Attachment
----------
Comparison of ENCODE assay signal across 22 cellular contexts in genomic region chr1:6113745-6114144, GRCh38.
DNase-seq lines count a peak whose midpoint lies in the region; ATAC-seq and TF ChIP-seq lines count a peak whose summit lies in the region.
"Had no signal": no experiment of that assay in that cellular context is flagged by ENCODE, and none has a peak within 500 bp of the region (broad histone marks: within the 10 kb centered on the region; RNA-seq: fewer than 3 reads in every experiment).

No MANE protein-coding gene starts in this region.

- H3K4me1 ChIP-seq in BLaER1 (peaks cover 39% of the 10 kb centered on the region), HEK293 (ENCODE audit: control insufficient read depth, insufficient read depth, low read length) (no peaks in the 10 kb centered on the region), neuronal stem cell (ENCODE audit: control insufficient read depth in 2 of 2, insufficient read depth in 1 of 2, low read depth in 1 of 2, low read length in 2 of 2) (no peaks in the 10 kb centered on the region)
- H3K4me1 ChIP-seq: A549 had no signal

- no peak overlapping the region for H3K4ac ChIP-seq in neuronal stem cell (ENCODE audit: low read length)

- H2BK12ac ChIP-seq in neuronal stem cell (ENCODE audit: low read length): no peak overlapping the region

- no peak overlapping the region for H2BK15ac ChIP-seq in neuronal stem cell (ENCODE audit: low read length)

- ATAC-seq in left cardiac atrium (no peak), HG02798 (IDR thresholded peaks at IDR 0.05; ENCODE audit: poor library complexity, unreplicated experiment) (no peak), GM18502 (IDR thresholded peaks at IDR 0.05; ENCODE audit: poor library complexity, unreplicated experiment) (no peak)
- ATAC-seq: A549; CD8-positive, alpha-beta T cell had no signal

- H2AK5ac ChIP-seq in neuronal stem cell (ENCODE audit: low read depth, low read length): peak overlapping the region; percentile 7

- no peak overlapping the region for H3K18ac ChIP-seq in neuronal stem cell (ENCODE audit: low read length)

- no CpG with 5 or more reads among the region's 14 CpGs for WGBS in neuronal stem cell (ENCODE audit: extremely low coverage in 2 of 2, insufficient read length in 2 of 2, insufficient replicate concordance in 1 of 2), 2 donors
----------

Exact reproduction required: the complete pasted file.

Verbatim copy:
Comparison of ENCODE assay signal across 22 cellular contexts in genomic region chr1:6113745-6114144, GRCh38.
DNase-seq lines count a peak whose midpoint lies in the region; ATAC-seq and TF ChIP-seq lines count a peak whose summit lies in the region.
"Had no signal": no experiment of that assay in that cellular context is flagged by ENCODE, and none has a peak within 500 bp of the region (broad histone marks: within the 10 kb centered on the region; RNA-seq: fewer than 3 reads in every experiment).

No MANE protein-coding gene starts in this region.

- H3K4me1 ChIP-seq in BLaER1 (peaks cover 39% of the 10 kb centered on the region), HEK293 (ENCODE audit: control insufficient read depth, insufficient read depth, low read length) (no peaks in the 10 kb centered on the region), neuronal stem cell (ENCODE audit: control insufficient read depth in 2 of 2, insufficient read depth in 1 of 2, low read depth in 1 of 2, low read length in 2 of 2) (no peaks in the 10 kb centered on the region)
- H3K4me1 ChIP-seq: A549 had no signal

- no peak overlapping the region for H3K4ac ChIP-seq in neuronal stem cell (ENCODE audit: low read length)

- H2BK12ac ChIP-seq in neuronal stem cell (ENCODE audit: low read length): no peak overlapping the region

- no peak overlapping the region for H2BK15ac ChIP-seq in neuronal stem cell (ENCODE audit: low read length)

- ATAC-seq in left cardiac atrium (no peak), HG02798 (IDR thresholded peaks at IDR 0.05; ENCODE audit: poor library complexity, unreplicated experiment) (no peak), GM18502 (IDR thresholded peaks at IDR 0.05; ENCODE audit: poor library complexity, unreplicated experiment) (no peak)
- ATAC-seq: A549; CD8-positive, alpha-beta T cell had no signal

- H2AK5ac ChIP-seq in neuronal stem cell (ENCODE audit: low read depth, low read length): peak overlapping the region; percentile 7

- no peak overlapping the region for H3K18ac ChIP-seq in neuronal stem cell (ENCODE audit: low read length)

- no CpG with 5 or more reads among the region's 14 CpGs for WGBS in neuronal stem cell (ENCODE audit: extremely low coverage in 2 of 2, insufficient read length in 2 of 2, insufficient replicate concordance in 1 of 2), 2 donors